Regurgitation is another uncomfortable symptom of gastro reflux. This takes place when food is swallowed but forced back up the esophagus due to a reflux reaction. The food and liquids that are regurgitated are highly acidic, and will burn the esophagus and throat. Depending on the amount and frequency of acidic substance that has been brought back up from the stomach, a person may need to discard the contents publicly, which can be humiliating.

Symptoms of gastro reflux are usually exacerbated due to certain behaviors and lifestyle choices. People that smoke tend to increase the effects of gastro reflux symptoms. Bending over, lifting heavy objects and even lying down may cause gastro reflux as well. Drink alcohol, and partaking in caffeinated products may contribute to gastro reflux.

Extended exposure to gastro reflux has the potential to develop into esophagitis. Esophagitis is characterized by severe inflammation to the esophagus that may reduce the size of the esophagus and hinder normal swallowing functions.

For more information on the symptoms of gastro reflux or gastroesophageal reflux disease, visit refluxremedy.com today.

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February 10, 2011

Natural Remedies for Heartburn and Acid Reflux

Natural remedies for heartburn and acid reflux aren’t hard to come by. They’re nearly as numerous as the thousands of people that suffer from heartburn and acid reflux on a daily basis.

Heartburn occurs when there’s an excess of acid produced in the stomach for one reason or another. When this happens, the acid escapes and irritates the esophagus. This causes pain, belching, hiccups, and acid reflux (or acid making it all the way up into your mouth).

Since the two conditions, heartburn and acid reflux, go hand in hand, it’s relatively easy to squelch both problems with one method. However, finding the right method for you can be a bit harder. There are a variety of holistic methods and lifestyle changes you can try to be heartburn free in no time.

Holistic Methods

For some more natural remedies, try a few of these options before, after or during an attack of acid reflux or heartburn.

  • Ginger can help to cool a particularly heated bout of heartburn in a flash. Try some candied ginger or ginger tea to put out the fire.
  • Drinking a glass of water can help wash acid reflux out of your system. It will also help to dilute any acids left behind, providing you with fast pain relief.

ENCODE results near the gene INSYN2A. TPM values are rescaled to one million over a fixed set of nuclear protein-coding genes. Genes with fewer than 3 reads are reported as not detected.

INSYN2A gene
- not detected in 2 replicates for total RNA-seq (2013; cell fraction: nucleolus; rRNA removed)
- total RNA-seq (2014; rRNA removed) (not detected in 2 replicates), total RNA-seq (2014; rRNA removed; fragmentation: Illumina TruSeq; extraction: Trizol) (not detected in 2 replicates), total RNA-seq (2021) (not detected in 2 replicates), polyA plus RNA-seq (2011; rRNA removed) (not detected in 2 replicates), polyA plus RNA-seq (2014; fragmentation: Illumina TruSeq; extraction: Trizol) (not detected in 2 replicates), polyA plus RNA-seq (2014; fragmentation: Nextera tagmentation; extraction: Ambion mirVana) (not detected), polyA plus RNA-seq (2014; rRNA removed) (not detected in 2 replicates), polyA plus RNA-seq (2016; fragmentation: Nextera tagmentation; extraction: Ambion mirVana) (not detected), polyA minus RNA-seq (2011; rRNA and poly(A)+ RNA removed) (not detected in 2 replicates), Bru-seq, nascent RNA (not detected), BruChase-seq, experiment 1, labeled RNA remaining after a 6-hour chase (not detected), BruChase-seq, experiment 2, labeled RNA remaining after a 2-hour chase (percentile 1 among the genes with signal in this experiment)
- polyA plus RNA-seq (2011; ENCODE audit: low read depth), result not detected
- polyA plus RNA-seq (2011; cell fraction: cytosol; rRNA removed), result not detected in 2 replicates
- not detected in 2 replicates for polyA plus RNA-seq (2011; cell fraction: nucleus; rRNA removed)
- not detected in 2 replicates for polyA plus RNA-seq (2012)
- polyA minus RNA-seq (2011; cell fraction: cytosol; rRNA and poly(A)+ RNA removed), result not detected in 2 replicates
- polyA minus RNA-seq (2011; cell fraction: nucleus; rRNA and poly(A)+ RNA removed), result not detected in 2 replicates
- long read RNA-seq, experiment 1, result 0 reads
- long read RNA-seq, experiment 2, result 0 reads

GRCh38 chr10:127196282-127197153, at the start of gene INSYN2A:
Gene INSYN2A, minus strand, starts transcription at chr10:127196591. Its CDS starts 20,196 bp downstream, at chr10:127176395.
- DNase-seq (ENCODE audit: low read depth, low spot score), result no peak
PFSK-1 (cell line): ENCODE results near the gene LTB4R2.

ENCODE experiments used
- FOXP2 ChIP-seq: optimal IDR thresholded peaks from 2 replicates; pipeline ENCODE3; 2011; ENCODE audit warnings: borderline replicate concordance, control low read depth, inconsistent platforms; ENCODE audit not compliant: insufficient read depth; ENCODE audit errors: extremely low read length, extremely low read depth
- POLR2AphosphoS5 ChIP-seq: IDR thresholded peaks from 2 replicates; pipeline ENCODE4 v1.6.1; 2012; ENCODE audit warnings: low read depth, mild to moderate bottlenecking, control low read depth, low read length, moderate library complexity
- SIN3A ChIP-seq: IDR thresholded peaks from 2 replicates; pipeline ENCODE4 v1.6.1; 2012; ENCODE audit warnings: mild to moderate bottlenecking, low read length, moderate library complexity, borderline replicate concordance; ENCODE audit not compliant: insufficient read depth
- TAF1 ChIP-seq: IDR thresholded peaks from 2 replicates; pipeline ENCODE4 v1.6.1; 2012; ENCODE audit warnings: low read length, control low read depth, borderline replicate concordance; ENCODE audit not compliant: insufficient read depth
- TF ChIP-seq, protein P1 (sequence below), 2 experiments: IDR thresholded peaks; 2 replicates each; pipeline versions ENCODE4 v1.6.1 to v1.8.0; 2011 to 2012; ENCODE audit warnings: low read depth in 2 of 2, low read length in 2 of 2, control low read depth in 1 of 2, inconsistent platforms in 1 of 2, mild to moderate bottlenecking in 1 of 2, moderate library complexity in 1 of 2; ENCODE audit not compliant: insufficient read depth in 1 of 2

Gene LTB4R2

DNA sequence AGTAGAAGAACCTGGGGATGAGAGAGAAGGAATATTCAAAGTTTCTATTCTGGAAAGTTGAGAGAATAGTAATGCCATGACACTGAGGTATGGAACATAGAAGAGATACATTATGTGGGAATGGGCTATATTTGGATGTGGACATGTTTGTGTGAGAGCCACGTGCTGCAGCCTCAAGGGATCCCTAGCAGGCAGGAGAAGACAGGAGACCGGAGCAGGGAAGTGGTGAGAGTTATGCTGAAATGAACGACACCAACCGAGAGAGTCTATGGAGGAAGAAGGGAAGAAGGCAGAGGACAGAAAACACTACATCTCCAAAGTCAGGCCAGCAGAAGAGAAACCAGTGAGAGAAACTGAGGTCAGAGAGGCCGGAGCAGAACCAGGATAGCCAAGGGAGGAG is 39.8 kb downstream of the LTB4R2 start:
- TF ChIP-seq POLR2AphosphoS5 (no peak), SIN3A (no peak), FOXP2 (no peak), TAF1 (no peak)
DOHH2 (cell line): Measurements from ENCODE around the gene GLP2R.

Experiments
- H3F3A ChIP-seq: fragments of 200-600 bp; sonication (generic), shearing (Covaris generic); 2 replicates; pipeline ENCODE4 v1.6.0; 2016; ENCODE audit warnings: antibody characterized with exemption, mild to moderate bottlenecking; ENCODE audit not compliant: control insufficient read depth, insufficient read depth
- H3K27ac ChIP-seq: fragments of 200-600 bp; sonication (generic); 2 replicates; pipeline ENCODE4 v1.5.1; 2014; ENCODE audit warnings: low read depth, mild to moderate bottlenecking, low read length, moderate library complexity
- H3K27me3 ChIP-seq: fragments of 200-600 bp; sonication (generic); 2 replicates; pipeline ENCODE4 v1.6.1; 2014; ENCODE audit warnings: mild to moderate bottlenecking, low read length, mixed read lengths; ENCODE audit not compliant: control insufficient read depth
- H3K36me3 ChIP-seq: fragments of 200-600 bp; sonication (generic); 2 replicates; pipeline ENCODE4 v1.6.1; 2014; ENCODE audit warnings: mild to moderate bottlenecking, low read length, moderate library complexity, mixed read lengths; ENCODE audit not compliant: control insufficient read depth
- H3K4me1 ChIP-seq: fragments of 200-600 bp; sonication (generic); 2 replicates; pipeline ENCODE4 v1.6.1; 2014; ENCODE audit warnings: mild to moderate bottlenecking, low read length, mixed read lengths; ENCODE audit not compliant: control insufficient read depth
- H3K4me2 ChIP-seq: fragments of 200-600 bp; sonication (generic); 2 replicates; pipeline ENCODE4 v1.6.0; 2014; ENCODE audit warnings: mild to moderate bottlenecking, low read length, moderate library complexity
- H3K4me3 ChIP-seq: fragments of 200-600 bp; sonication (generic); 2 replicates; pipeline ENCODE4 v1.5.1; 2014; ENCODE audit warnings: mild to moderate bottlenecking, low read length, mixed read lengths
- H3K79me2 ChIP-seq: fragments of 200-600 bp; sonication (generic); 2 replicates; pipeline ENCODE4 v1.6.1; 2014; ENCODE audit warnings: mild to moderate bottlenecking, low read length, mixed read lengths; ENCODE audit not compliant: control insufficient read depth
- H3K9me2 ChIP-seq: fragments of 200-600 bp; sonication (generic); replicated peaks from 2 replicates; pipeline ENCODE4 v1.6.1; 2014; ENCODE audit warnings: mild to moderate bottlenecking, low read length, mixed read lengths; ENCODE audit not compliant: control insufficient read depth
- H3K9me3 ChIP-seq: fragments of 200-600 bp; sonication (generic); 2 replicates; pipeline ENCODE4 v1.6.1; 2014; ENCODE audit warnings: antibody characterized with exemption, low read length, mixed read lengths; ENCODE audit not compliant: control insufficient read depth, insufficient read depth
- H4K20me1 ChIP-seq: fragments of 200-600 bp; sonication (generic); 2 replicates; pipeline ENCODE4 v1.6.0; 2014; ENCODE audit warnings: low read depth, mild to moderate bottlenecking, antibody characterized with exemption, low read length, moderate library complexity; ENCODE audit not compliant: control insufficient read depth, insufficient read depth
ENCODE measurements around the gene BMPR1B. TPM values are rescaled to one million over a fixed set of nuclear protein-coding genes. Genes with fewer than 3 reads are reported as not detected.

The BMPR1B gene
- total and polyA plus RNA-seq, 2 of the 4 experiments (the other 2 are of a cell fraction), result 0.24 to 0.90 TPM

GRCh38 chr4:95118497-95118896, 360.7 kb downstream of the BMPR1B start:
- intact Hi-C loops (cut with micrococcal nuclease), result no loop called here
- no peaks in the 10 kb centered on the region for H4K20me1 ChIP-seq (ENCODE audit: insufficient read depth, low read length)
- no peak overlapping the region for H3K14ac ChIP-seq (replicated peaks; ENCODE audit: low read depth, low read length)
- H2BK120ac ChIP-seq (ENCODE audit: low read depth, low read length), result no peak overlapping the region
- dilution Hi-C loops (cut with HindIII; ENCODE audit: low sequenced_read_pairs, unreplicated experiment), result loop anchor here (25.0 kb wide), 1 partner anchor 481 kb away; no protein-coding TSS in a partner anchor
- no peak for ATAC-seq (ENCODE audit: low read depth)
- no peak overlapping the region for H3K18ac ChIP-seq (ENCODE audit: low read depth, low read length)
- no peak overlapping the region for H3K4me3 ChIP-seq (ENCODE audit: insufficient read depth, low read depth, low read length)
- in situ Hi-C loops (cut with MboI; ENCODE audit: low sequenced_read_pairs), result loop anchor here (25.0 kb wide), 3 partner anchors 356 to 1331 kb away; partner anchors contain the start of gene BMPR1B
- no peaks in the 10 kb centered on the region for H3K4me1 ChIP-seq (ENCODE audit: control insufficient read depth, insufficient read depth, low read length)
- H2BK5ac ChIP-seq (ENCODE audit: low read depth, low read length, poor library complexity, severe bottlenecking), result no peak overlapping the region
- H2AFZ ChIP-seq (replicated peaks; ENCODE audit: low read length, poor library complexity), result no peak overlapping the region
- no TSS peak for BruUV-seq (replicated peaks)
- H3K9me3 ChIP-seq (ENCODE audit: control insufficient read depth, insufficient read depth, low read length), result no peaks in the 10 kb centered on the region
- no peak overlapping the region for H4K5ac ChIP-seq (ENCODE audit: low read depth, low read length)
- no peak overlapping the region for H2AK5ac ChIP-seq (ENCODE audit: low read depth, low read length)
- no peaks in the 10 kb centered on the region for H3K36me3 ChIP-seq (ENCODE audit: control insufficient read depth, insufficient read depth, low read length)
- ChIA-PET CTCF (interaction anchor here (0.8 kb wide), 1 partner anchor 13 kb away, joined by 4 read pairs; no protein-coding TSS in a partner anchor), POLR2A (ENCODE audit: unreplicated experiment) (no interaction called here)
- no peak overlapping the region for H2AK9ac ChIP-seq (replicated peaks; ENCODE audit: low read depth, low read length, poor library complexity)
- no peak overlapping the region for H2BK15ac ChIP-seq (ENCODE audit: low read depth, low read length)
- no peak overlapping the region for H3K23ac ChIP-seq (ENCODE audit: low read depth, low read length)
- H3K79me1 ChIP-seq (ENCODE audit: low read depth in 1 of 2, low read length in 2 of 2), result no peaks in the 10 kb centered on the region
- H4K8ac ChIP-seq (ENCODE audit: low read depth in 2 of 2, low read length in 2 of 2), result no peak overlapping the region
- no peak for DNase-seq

• Additionally, adding a tablespoon of apple cider vinegar to that glass of water can help neutralize acids in your stomach or esophagus quickly.
  • Some people have had good luck with apples, and just eating a single apple after each meal to help keep heartburn away.
  • Others find relief by eating a handful of almonds between meals. The oils may have some components that help neutralize acids and keep heartburn from flaring up.

Change Your Routines

By making a few simple routine changes in your life you can easily stop heartburn in its tracks.

  • Try to avoid foods that consistently set your heartburn or reflux off. Some common foods that start a heartburn fire are garlic, caffeine, alcohol, citrus or any particularly acidic fruits, and onions. However, your body may react differently to other foods. Things like whole milk could give you heartburn, or chili peppers. So, keep track of what you eat, so that during your next episode of acid reflux you and point directly to the culprit.
  • Avoid eating right before you go to bed or lie down. Although you may enjoy having a bowl of popcorn and lying on the couch for a movie, eating that close to lying down doesn’t give your body a chance to properly process the food, and allows acids to freely move about your digestive tract, which irritates your esophagus. Wait at least 2 hours after you eat to go to bed or lie down.
  • Eat smaller portions of your food over a longer period of time. This will help reduce stress on your stomach and allow it to calmly process the food therein. Too much food all at once sends the stomach into overdrive, and causes an influx of acid in the stomach, creating pressure and irritation.

The Reflux Remedy Report is full of natural remedies for heartburn and acid reflux. Find it at www.refluxremedy.com, and get on your way to being heartburn free today!